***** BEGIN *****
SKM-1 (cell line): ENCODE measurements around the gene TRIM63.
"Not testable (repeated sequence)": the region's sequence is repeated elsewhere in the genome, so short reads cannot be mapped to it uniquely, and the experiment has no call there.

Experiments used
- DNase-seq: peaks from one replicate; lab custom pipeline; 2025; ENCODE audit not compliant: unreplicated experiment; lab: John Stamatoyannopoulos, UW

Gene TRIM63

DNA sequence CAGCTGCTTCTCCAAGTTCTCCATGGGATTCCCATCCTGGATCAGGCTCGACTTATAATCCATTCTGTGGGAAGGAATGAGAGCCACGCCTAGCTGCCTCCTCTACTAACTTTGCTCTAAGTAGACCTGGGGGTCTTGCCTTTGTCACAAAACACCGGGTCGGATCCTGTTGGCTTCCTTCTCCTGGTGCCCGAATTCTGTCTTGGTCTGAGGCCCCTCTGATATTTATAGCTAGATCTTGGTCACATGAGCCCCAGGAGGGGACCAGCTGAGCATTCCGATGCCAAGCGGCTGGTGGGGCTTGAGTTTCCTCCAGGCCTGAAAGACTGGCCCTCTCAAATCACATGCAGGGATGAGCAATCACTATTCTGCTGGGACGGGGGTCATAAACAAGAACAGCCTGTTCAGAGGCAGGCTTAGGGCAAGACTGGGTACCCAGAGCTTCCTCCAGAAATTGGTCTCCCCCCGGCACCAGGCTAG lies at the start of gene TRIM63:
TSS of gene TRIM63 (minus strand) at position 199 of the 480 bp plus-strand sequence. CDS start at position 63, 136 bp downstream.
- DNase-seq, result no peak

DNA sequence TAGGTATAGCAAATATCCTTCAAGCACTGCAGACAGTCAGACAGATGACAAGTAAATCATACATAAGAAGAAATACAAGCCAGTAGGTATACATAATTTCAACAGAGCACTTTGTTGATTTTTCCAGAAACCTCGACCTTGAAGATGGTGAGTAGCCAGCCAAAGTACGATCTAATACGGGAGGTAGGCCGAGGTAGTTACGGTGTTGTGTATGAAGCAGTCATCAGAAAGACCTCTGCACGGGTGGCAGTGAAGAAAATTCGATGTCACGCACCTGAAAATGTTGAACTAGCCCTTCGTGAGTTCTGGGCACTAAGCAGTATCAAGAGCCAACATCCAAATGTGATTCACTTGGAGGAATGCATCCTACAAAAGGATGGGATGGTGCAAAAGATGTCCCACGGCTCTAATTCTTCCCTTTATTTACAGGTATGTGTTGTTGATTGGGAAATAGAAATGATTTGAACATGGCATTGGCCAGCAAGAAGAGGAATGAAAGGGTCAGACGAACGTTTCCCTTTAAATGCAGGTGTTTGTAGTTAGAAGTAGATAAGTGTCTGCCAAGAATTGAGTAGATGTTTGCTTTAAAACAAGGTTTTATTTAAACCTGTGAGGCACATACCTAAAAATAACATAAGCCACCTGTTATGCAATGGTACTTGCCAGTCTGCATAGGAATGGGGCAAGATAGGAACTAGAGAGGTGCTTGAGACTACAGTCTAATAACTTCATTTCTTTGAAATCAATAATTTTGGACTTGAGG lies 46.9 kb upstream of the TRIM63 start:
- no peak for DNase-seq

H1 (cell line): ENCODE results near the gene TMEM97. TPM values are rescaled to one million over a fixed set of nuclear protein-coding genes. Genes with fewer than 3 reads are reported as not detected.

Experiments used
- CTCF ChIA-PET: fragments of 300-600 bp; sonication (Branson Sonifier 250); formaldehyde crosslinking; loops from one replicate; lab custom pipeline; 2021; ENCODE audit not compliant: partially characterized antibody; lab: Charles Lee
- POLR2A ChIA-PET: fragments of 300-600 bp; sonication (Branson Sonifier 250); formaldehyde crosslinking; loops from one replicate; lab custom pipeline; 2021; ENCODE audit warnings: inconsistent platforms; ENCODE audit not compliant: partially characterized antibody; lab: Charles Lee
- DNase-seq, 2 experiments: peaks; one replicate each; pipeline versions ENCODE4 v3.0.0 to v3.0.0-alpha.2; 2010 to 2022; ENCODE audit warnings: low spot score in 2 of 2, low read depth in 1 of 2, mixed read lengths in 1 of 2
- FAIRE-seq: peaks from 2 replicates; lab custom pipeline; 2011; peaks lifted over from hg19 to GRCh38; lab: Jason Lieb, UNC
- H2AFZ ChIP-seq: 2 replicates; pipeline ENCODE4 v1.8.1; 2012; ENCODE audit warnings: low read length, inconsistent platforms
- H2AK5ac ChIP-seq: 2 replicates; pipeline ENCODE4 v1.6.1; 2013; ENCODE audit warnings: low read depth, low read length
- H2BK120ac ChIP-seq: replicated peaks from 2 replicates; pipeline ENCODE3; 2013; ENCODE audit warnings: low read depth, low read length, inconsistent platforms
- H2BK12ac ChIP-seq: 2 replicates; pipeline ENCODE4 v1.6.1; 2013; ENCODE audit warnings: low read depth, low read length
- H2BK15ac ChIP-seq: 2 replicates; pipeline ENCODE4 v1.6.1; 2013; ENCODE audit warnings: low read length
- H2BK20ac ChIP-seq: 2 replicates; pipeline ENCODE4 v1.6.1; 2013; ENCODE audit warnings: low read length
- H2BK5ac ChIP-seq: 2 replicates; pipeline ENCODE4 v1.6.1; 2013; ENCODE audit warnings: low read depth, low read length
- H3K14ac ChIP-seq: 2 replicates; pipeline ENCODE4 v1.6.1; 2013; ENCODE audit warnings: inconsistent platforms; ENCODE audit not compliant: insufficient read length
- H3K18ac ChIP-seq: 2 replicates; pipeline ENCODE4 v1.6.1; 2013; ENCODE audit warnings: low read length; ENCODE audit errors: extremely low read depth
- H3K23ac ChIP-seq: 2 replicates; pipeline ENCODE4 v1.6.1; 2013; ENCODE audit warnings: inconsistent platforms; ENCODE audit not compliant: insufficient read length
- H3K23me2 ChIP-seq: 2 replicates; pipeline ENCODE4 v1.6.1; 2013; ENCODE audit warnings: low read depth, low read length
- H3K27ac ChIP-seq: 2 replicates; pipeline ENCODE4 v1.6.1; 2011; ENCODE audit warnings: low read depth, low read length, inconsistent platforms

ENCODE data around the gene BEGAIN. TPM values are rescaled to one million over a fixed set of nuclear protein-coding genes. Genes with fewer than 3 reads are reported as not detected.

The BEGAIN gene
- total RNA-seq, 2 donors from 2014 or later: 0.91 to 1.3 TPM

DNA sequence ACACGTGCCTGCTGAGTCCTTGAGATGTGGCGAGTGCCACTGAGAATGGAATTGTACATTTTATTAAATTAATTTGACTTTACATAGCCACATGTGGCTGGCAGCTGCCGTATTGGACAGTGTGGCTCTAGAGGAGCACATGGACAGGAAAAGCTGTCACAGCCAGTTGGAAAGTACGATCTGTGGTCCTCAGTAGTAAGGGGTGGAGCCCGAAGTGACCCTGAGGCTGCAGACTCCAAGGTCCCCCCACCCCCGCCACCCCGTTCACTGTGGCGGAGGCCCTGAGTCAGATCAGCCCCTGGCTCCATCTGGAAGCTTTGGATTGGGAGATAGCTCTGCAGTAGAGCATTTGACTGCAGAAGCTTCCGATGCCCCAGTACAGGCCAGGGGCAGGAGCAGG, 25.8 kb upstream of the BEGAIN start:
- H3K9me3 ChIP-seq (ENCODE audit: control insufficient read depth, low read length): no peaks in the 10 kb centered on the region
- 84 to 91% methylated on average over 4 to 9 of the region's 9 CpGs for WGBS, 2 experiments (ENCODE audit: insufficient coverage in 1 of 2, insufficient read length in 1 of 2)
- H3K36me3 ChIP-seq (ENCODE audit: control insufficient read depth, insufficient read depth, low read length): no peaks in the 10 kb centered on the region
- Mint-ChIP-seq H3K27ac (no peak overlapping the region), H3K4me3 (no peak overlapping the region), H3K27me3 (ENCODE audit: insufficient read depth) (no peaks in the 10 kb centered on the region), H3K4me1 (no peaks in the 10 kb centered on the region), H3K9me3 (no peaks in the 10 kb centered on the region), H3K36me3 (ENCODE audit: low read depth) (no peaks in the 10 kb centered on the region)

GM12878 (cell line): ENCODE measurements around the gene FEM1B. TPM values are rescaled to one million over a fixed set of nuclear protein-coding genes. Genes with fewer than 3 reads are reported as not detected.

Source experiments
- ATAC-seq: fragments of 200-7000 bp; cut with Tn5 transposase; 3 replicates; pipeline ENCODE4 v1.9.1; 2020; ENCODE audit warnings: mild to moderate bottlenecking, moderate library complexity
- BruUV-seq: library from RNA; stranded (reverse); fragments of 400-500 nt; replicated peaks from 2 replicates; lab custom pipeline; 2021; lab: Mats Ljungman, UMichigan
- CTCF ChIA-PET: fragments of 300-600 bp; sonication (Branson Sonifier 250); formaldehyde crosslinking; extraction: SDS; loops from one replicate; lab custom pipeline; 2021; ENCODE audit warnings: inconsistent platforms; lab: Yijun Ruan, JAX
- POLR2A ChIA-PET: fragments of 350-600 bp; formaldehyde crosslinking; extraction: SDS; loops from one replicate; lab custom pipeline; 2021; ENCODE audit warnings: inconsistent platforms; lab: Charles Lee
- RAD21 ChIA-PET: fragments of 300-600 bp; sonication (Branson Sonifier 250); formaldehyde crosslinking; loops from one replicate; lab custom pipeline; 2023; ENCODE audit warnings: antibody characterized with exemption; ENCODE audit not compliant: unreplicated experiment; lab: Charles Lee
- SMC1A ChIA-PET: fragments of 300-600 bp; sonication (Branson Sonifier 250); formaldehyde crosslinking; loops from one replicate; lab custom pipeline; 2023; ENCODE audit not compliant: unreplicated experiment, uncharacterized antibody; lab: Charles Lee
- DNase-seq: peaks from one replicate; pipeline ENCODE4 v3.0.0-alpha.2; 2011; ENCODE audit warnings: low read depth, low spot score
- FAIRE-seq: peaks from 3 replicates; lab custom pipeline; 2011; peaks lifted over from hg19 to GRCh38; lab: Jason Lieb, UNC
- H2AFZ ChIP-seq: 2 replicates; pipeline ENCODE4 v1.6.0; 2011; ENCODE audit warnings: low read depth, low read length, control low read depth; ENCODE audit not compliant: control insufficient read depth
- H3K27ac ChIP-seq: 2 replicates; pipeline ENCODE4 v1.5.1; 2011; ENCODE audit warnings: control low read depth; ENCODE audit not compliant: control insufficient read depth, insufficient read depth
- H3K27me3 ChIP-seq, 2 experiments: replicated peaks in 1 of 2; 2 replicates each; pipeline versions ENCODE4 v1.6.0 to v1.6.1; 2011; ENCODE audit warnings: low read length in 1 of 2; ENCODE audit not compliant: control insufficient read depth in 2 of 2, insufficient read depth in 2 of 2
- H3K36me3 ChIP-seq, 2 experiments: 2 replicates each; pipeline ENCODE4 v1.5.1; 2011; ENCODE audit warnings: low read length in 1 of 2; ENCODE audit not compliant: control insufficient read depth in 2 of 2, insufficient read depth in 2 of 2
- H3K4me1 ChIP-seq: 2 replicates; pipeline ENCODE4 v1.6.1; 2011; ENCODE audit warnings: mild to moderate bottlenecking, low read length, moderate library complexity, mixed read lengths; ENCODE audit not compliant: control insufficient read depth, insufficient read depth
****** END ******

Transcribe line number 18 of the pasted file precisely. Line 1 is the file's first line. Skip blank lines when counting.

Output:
- H2AK5ac ChIP-seq: 2 replicates; pipeline ENCODE4 v1.6.1; 2013; ENCODE audit warnings: low read depth, low read length